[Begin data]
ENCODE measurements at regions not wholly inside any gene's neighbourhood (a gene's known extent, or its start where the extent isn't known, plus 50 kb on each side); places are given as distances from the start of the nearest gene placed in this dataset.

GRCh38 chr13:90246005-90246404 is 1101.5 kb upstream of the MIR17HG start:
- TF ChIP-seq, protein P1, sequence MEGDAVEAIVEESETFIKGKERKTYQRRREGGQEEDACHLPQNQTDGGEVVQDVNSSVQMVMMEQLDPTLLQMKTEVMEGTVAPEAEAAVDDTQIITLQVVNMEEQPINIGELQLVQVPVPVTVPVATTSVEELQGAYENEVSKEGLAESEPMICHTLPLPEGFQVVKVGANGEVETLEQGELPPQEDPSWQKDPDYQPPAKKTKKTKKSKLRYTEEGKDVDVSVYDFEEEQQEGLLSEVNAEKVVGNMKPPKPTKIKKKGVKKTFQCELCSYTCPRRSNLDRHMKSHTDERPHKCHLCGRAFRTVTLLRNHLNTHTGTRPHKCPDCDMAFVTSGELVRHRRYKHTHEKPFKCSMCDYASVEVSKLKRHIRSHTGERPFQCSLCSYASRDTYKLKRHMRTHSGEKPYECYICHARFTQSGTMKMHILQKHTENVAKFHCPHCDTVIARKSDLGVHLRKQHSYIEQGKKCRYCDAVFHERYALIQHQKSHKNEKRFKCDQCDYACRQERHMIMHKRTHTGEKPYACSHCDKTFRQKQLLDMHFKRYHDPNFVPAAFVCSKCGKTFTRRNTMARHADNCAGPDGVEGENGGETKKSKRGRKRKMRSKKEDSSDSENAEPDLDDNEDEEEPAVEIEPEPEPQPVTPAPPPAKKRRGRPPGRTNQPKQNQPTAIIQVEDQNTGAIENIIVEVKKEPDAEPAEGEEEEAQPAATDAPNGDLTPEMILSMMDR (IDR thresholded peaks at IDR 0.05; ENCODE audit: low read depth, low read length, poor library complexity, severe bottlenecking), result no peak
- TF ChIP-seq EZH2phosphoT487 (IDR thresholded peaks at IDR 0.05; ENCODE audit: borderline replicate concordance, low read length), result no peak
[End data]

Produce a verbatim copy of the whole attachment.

ENCODE measurements at regions not wholly inside any gene's neighbourhood (a gene's known extent, or its start where the extent isn't known, plus 50 kb on each side); places are given as distances from the start of the nearest gene placed in this dataset.

GRCh38 chr13:90246005-90246404 is 1101.5 kb upstream of the MIR17HG start:
- TF ChIP-seq, protein P1, sequence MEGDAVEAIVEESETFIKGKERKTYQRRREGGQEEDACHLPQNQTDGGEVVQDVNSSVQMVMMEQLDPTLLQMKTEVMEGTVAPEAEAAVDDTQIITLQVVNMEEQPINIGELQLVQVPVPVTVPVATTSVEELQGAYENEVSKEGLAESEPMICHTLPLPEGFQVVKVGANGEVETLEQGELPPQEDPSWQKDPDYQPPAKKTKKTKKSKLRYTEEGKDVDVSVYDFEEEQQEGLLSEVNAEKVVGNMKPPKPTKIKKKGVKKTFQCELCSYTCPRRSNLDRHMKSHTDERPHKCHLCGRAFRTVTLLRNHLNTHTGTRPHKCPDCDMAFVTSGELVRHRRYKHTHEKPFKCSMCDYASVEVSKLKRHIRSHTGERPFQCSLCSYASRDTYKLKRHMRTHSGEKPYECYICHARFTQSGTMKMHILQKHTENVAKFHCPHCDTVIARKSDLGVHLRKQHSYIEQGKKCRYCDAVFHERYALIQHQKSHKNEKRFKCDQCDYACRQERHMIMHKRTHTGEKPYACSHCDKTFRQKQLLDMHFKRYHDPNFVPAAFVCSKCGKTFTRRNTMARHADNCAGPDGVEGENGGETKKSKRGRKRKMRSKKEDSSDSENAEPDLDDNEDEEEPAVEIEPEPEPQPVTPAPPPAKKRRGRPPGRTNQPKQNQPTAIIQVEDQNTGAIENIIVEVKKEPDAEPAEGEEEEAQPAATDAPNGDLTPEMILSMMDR (IDR thresholded peaks at IDR 0.05; ENCODE audit: low read depth, low read length, poor library complexity, severe bottlenecking), result no peak
- TF ChIP-seq EZH2phosphoT487 (IDR thresholded peaks at IDR 0.05; ENCODE audit: borderline replicate concordance, low read length), result no peak